The results showing reductions in length of stay and increases in the proportion of day case activity provide support for the anticipated effects of the payment by results policy on hospitals’ costs. The damaging effects on the quality of care often anticipated in financing systems with fixed prices did not emerge in the results. Combining these two pieces of evidence points to the tentative conclusion that reductions in cost have been attained through increases in efficiency rather through reductions in quality.


We used standard proxies for quality of care in our analysis: in-hospital mortality, 30 day post-surgical mortality, and emergency readmissions. Mortality has been criticised as an insufficiently sensitive measure of change in the quality of care.13 However, it is widely used in the absence of other routine data, such as quality of life outcomes measures, which may be more sensitive to changes in the quality of care.5 In-hospital mortality specifically is open to criticism as a means of measuring quality of care in a system that is also reducing length of stay. Reductions in in-hospital mortality may reflect patients dying outside hospital after rapid discharge. However, our (setting independent) 30 day mortality figures do not support the existence of this phenomenon.

We are confident that no change in the quality of care as measured by the proxies we have used has occurred. However, dimensions of quality of care that we have not captured could have been adversely affected by payment by results.

As described in the data sources section above, the proportion of unclassified spells has fallen more quickly in the hospital episode statistics data than in the Scottish data. U codes do not receive funding under payment by results, so the trend probably reflects the incentive to ensure that all activity is assigned an HRG code. We dropped all U coded spells from the analysis. This may have slightly inflated the effect of the tariff on the growth of spells.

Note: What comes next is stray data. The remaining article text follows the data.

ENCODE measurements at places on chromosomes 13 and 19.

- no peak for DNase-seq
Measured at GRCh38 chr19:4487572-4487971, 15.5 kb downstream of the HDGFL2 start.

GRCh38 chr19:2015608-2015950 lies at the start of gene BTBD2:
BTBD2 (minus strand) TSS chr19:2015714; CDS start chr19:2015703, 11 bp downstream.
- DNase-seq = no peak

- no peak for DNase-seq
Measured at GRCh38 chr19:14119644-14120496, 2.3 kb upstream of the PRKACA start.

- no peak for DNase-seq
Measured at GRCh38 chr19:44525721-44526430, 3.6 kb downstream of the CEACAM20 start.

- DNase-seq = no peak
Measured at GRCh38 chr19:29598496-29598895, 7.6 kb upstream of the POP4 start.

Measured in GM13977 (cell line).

Difference-in-differences analysis is a methodological framework widely used to evaluate the effects of policy.8 9 We have exploited the natural experiment that was created by the stepped introduction of the payment by results policy in England and the absence of payment by results in Scotland. The method controls for differences between the two countries that do not vary over time. Ideal conditions for applying difference-in-differences analysis require that in the absence of the policy intervention the average outcomes for the treatment and control groups would be parallel over time. Although policy differences exist between the two countries, provided these differences are time invariant, the method “nets” these out. However, if a policy, other than payment by results, that might influence the outcomes in which we were interested changed in one country and not the other, this may bias our results. “Patient choice” is one such policy, which is expected to complement the effects of payment by results. However, it was not implemented until the final quarter of the final year of data used in our analysis. Therefore, we do not anticipate that it will have significantly affected our results. Of more concern is the differential in waiting times introduced in 2004/5. Waiting time targets of the same level were used in England and Scotland throughout the period of our study with the exception of the six months target in England for the end of 2004/5 compared with nine months in Scotland. However, the rewards and sanctions associated with meeting or not meeting waiting time targets have been stronger in England during this period, and Propper et al found greater reductions in waiting times corresponding to these incentives.14 This additional incentive in England to increase the throughput of patients may have had a confounding effect on the results for the growth in the volume of spells in 2004/5 and may explain the lack of difference in growth of the tariffed foundation trusts and the non-tariffed non-foundation trusts in that year.